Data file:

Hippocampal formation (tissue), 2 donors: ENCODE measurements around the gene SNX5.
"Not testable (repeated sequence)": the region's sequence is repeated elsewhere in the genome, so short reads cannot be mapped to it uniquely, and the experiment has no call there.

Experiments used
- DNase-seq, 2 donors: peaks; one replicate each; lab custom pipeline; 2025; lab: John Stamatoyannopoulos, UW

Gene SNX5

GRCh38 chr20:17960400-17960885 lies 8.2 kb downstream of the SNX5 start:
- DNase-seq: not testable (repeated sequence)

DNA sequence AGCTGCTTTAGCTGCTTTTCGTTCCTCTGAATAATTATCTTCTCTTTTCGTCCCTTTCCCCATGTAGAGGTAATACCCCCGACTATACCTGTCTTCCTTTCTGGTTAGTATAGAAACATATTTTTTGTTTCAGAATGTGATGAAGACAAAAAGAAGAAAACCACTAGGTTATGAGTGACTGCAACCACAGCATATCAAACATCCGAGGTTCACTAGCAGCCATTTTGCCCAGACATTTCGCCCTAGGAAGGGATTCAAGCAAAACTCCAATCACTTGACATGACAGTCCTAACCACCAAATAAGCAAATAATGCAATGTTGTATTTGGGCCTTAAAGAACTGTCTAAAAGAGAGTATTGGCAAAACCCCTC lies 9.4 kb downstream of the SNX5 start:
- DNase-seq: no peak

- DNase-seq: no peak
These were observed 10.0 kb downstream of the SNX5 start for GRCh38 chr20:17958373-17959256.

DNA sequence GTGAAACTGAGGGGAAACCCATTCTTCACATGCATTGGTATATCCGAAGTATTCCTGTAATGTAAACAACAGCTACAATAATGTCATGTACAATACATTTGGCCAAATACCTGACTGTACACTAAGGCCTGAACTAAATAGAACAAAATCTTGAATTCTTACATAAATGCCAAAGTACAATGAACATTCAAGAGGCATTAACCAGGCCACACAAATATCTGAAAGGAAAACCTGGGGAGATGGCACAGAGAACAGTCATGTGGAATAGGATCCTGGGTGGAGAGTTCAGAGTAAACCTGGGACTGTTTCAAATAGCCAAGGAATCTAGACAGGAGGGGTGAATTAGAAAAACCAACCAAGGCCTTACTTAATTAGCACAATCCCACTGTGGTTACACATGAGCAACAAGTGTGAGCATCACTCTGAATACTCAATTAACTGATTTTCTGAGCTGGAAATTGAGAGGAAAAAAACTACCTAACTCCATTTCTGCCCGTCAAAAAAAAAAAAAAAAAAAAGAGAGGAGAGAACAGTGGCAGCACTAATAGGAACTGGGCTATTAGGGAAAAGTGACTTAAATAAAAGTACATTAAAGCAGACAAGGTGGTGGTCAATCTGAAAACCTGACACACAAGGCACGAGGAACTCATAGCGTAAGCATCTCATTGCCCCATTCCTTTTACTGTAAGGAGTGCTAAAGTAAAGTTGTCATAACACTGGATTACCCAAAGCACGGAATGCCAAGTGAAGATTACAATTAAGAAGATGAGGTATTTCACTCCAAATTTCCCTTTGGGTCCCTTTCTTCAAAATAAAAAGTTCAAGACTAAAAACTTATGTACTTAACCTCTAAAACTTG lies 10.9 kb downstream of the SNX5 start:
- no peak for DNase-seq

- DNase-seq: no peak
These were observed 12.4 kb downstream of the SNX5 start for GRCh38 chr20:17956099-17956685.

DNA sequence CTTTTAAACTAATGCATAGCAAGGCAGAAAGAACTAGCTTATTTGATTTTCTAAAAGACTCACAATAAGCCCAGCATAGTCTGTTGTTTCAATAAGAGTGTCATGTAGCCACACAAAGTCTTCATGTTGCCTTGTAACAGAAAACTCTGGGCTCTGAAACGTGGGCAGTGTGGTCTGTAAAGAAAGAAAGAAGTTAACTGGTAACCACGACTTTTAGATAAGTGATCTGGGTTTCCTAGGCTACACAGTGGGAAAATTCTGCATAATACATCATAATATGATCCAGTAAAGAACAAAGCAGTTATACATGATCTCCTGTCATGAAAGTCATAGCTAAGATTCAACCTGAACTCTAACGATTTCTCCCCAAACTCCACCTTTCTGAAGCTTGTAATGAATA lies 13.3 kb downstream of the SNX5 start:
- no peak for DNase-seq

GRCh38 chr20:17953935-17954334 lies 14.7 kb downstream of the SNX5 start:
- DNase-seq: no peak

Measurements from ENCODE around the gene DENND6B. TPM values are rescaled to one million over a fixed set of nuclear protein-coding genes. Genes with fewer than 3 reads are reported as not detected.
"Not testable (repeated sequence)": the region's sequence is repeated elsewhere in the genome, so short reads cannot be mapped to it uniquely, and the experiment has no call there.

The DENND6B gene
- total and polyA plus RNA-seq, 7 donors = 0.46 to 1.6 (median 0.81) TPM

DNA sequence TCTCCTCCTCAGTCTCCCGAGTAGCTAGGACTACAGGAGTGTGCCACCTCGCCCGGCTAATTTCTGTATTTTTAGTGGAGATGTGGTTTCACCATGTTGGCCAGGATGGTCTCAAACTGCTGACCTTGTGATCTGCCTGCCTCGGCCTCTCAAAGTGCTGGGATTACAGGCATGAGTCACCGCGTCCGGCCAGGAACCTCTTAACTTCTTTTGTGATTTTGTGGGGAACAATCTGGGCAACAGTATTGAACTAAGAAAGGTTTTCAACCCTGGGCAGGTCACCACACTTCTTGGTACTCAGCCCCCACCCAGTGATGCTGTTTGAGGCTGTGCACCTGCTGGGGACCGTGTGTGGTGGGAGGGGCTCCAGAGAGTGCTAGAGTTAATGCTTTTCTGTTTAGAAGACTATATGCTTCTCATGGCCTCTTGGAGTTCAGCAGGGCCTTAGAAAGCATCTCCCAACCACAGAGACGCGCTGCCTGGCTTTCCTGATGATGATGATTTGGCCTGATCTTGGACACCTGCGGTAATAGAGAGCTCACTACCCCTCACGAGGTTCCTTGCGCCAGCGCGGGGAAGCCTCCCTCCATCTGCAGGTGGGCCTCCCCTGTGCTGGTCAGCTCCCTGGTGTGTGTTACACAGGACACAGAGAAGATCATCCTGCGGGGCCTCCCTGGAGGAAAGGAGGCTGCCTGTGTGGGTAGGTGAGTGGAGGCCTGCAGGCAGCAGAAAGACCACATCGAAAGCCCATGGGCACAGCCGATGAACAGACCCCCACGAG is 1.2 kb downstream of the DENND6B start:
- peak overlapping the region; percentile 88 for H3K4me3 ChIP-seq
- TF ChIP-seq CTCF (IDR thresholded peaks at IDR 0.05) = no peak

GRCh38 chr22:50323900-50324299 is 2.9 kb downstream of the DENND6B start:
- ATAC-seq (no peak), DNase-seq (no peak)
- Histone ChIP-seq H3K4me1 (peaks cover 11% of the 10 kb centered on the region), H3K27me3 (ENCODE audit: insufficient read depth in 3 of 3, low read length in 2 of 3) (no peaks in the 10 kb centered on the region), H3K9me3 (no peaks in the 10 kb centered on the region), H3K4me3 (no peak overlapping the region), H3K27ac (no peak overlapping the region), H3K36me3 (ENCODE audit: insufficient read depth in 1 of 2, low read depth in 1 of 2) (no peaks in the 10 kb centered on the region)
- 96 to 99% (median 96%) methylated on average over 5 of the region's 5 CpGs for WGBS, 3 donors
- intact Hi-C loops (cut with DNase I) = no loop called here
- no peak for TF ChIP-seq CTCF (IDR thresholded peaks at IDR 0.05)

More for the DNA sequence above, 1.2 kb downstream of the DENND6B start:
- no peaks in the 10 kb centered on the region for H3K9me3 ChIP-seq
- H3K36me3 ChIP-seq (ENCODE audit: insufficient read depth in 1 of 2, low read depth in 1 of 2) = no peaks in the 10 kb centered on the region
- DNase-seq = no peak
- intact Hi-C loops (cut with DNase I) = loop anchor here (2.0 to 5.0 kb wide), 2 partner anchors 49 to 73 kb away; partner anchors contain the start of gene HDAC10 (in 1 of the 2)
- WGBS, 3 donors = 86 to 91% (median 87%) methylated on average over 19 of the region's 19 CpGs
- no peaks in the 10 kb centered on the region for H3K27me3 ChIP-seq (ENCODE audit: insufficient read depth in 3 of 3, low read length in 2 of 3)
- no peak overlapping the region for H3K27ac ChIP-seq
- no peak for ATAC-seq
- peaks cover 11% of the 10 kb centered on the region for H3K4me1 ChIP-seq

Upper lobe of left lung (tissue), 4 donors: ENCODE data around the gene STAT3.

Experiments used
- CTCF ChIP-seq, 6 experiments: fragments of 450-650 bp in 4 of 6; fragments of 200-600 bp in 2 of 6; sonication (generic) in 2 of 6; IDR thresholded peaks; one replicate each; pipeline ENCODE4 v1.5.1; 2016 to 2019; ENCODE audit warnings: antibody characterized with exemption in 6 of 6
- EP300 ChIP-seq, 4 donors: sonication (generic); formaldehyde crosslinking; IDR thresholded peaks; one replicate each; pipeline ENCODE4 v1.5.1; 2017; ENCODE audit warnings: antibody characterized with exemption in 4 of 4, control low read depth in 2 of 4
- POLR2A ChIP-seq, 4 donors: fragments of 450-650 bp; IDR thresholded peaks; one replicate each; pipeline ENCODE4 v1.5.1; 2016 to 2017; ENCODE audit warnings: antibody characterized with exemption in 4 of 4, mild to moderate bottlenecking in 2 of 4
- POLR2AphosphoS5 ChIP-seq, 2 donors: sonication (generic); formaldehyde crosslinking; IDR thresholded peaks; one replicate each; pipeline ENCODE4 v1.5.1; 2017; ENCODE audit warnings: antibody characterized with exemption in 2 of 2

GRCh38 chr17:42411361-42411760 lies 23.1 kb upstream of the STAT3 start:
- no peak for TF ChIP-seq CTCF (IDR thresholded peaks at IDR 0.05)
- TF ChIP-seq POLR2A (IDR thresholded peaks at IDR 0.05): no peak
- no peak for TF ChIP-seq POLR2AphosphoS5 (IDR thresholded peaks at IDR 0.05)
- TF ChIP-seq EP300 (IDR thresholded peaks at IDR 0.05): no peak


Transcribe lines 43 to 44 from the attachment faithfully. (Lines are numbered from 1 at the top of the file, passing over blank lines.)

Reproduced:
Upper lobe of left lung (tissue), 4 donors: ENCODE data around the gene STAT3.

Experiments used